Connected

For someone who can often openly describe himself as happily anti-social, it makes for the perfect foil when I find myself the loudest in the room, or leading a training session, or even craving social interaction.

At the same time, I tire of social settings as quickly as I adjust to them, when I thrust myself (or am thrust) into them.

For a long time, I felt bad wanting to be the first to leave, or wanting to leave “just when the parties getting started”, or wanting to eat my lunch alone, in a solitary crevice of the office. But it’s a recent area of change for me, the comfort in doing me. The comfort in knowing myself better than I ever have, and the strength to do what makes me happy and comfortable. Not in any sort of selfish way, by all means, if the occasion calls for it, I’ll suck it up, throw myself back into the midst of it all, and do what’s best in the situation.

So I guess the point of this musing is small and simple, and that is that it’s okay to not be what everybody wants you to be all of the time, but there is definitely value in allowing yourself to be in unfamiliar, uncomfortable, or just irregular situations. Sometimes it’s where we have the most fun. But we can do it with balance, knowing our limits, and being flexible.

Guise.

Cynicism and Optimism

When did I become so cynical?

It’s something I’ve noticed recently, that amidst all the click bait, celebrity relationship drama, and “it’s just a prank bro” clips filling my Facebook feed, I have come to accept that I hate other people. It leaves me bewildered, searching for the answer to when I stopped seeing the best in people, basically, when I stopped giving as much of a shit as I used to.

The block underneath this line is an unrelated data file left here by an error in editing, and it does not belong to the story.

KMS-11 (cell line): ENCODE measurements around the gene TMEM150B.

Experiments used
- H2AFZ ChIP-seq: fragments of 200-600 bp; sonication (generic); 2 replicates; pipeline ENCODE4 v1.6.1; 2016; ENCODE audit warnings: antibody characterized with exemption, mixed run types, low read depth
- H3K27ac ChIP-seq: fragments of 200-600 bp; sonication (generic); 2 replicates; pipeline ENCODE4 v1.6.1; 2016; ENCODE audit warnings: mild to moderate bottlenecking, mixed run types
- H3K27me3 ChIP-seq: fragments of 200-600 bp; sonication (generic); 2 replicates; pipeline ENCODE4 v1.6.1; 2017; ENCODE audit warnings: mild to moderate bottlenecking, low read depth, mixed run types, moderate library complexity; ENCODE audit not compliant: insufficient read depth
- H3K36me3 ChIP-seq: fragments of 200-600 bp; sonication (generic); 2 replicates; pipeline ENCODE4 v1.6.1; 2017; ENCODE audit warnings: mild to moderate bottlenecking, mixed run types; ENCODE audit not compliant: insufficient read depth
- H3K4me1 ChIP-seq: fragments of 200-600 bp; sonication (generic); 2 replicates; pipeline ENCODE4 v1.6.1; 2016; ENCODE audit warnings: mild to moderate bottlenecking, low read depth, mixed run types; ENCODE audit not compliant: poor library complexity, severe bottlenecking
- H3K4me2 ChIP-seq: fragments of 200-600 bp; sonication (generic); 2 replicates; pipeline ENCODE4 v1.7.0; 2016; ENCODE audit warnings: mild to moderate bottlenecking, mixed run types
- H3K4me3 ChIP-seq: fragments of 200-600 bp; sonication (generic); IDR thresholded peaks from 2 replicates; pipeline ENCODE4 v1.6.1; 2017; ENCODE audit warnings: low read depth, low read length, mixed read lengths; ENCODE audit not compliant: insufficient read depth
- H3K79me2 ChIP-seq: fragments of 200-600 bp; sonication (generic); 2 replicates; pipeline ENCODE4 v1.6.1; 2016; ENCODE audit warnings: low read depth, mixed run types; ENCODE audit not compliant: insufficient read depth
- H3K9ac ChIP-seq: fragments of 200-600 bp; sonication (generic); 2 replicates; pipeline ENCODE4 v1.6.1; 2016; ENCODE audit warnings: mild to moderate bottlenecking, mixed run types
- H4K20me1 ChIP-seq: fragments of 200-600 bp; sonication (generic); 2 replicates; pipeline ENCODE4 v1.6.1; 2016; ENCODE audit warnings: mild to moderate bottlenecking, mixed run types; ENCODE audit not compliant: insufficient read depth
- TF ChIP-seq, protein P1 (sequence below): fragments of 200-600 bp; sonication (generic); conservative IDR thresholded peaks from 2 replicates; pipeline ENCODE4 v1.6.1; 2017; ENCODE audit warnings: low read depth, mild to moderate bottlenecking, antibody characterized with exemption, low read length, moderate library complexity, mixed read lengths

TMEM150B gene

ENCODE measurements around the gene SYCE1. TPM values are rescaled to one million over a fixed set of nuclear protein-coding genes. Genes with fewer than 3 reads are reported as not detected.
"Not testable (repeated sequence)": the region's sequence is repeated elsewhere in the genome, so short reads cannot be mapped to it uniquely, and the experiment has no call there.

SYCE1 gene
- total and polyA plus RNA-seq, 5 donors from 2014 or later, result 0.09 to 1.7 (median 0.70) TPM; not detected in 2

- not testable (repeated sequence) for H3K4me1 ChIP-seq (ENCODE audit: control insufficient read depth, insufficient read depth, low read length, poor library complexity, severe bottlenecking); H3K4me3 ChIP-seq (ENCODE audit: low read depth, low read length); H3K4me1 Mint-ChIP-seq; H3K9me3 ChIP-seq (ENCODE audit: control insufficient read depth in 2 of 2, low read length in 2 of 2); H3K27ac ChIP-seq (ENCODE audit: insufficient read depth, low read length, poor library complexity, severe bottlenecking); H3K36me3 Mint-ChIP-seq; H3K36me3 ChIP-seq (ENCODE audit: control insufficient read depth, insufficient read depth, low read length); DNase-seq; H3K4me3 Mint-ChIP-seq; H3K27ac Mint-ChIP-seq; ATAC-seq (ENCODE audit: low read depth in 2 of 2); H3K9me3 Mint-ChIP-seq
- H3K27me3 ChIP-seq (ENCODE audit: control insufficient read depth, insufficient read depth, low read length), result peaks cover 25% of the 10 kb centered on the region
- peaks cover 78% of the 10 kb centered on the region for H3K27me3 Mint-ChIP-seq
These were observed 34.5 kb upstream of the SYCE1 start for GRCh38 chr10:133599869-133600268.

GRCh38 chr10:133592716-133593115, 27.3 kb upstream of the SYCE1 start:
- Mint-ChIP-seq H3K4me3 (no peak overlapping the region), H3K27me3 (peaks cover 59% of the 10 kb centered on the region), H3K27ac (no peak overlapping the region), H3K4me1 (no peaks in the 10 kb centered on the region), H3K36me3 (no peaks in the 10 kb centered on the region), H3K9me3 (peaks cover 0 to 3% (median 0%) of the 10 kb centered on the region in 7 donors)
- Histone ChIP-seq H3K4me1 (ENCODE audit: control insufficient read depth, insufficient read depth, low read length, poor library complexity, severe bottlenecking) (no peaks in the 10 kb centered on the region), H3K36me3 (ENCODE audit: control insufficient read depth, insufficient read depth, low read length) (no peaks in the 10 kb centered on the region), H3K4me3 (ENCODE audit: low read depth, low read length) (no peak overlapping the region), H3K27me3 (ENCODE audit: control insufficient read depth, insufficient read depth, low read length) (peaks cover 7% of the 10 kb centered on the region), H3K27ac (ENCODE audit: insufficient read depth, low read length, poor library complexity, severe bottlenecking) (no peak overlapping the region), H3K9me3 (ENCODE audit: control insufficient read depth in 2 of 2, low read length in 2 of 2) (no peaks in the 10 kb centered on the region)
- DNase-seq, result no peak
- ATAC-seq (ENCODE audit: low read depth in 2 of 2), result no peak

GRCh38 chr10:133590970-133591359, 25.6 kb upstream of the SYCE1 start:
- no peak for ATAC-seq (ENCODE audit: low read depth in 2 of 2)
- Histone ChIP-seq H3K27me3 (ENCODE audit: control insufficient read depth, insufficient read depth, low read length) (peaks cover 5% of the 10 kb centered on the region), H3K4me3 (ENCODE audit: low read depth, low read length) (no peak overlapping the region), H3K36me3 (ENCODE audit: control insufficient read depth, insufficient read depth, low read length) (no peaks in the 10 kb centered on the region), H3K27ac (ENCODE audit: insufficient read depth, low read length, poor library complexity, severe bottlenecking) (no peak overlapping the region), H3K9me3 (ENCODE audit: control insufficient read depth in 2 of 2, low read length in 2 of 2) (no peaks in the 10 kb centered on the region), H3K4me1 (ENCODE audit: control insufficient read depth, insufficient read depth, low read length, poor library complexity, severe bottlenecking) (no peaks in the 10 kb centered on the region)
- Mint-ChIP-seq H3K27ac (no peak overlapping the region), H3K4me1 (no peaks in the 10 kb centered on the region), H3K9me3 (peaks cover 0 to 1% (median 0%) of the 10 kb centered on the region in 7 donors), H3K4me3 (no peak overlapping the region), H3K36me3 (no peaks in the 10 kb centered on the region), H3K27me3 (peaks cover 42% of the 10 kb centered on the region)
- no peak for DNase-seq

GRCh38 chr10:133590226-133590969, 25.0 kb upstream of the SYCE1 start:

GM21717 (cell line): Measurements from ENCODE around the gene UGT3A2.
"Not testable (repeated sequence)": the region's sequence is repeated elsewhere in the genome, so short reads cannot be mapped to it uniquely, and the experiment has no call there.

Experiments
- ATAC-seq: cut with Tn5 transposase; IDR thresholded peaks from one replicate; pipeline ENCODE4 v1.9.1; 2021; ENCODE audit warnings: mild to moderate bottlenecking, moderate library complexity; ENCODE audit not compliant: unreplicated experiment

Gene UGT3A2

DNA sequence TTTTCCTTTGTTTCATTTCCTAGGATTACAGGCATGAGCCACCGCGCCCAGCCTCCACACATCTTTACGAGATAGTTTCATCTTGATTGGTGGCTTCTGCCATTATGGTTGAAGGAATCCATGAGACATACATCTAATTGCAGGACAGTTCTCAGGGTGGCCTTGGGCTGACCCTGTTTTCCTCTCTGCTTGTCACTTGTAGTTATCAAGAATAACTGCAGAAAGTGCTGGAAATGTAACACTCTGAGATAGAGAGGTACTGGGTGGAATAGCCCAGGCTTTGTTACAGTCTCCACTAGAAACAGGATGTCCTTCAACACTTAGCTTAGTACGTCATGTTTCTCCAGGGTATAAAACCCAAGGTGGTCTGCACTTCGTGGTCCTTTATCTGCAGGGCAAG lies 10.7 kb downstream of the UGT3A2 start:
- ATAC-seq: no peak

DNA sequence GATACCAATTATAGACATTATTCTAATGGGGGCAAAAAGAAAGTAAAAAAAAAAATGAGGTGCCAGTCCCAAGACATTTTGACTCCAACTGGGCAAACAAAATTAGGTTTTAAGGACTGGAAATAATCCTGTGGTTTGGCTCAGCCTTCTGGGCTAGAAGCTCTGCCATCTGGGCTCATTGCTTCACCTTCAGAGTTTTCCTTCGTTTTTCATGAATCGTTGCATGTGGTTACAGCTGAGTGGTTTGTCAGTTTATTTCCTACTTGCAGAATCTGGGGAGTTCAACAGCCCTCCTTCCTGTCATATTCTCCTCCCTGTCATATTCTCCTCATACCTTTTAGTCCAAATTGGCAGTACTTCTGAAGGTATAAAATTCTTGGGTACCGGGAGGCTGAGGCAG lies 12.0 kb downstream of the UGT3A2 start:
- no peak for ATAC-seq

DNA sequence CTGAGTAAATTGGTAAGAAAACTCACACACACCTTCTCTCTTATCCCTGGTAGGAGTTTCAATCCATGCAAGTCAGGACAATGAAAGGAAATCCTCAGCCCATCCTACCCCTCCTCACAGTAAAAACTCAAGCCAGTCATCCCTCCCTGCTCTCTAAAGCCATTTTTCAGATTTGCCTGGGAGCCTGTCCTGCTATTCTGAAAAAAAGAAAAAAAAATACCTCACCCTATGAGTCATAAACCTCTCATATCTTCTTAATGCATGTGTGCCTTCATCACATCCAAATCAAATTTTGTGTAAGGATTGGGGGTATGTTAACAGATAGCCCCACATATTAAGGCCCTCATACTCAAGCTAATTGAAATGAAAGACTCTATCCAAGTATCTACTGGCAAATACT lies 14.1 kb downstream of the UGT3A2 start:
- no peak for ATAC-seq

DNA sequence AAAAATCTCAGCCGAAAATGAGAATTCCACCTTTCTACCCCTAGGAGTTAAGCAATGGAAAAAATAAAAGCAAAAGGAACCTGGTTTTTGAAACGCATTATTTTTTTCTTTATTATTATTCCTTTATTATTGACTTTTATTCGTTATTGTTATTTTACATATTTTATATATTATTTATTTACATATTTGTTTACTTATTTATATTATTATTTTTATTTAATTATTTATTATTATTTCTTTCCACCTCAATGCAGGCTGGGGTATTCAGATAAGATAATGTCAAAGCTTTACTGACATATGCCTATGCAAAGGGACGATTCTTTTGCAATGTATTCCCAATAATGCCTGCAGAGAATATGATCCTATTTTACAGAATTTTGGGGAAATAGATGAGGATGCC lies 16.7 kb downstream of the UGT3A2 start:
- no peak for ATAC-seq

As a teenager, I was wound more tightly than hospital sheets. I was anxious, nervous, and highly insecure… so pretty much like 80% of teenagers (I assume, anyway. Just go along with it for the sake of this piece).

And so, eventually I finished school, got a job, started studying, got a different job, got promoted, finished studying, got another job, and so on.  My job exposes me to the best and worst of people every day, but then again, whose job doesn’t? Somewhere along that way though, things changed. I was no longer who I used to be. I no longer had control over being the playful optimist I had once been, as life was now in the way.

But I guess that’s the beauty of optimism. It is inherently biased to highlight the points which you actually want to remember, beer helps with those other memories. Hidden in the opportunist concoction of hindsight and artistic licence is the reality of mediocrity and underwhelming chronicles. We too often remember fondly of our past, not always willing, or capable, of distinguishing the merit to our rosy re-creation.

This is where I am at now, trying to find the best of both of me, the real cynic, and the playful optimist. Seeking out how to balance the scales by recognising each side of me and adapting my style depending on the situation. Knowing when to be positive, and trust in optimistic power, but also when to bite the bullet and know that the cynic grounds my perceptions, and keeps me close to reality.

For the record, I don’t actually hate other people, it’s more a compelling frustration.

Guise

Do you have something to say about the roles of cynicism and optimism in your lives, contact @guiseside on Facebook or Twitter, or email at guiseside@gmail.com